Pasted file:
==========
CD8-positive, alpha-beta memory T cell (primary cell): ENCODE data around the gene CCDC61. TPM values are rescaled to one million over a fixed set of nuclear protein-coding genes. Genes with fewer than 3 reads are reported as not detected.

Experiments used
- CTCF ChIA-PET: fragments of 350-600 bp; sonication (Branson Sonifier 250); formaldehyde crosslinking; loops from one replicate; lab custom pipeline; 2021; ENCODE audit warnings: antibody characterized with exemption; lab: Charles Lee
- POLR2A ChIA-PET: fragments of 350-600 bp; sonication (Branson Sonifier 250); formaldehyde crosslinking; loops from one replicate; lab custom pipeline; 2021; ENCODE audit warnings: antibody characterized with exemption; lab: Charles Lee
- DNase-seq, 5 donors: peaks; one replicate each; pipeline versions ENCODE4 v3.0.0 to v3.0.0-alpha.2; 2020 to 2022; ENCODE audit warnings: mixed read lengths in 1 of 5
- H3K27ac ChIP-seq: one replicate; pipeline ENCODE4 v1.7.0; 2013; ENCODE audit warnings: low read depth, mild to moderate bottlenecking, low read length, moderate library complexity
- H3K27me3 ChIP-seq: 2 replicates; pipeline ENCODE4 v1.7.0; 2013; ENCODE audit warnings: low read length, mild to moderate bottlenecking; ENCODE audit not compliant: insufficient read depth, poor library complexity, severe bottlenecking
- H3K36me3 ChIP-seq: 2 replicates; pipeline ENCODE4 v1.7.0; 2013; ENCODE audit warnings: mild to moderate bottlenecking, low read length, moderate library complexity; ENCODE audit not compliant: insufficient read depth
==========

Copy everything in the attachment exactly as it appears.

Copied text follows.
CD8-positive, alpha-beta memory T cell (primary cell): ENCODE data around the gene CCDC61. TPM values are rescaled to one million over a fixed set of nuclear protein-coding genes. Genes with fewer than 3 reads are reported as not detected.

Experiments used
- CTCF ChIA-PET: fragments of 350-600 bp; sonication (Branson Sonifier 250); formaldehyde crosslinking; loops from one replicate; lab custom pipeline; 2021; ENCODE audit warnings: antibody characterized with exemption; lab: Charles Lee
- POLR2A ChIA-PET: fragments of 350-600 bp; sonication (Branson Sonifier 250); formaldehyde crosslinking; loops from one replicate; lab custom pipeline; 2021; ENCODE audit warnings: antibody characterized with exemption; lab: Charles Lee
- DNase-seq, 5 donors: peaks; one replicate each; pipeline versions ENCODE4 v3.0.0 to v3.0.0-alpha.2; 2020 to 2022; ENCODE audit warnings: mixed read lengths in 1 of 5
- H3K27ac ChIP-seq: one replicate; pipeline ENCODE4 v1.7.0; 2013; ENCODE audit warnings: low read depth, mild to moderate bottlenecking, low read length, moderate library complexity
- H3K27me3 ChIP-seq: 2 replicates; pipeline ENCODE4 v1.7.0; 2013; ENCODE audit warnings: low read length, mild to moderate bottlenecking; ENCODE audit not compliant: insufficient read depth, poor library complexity, severe bottlenecking
- H3K36me3 ChIP-seq: 2 replicates; pipeline ENCODE4 v1.7.0; 2013; ENCODE audit warnings: mild to moderate bottlenecking, low read length, moderate library complexity; ENCODE audit not compliant: insufficient read depth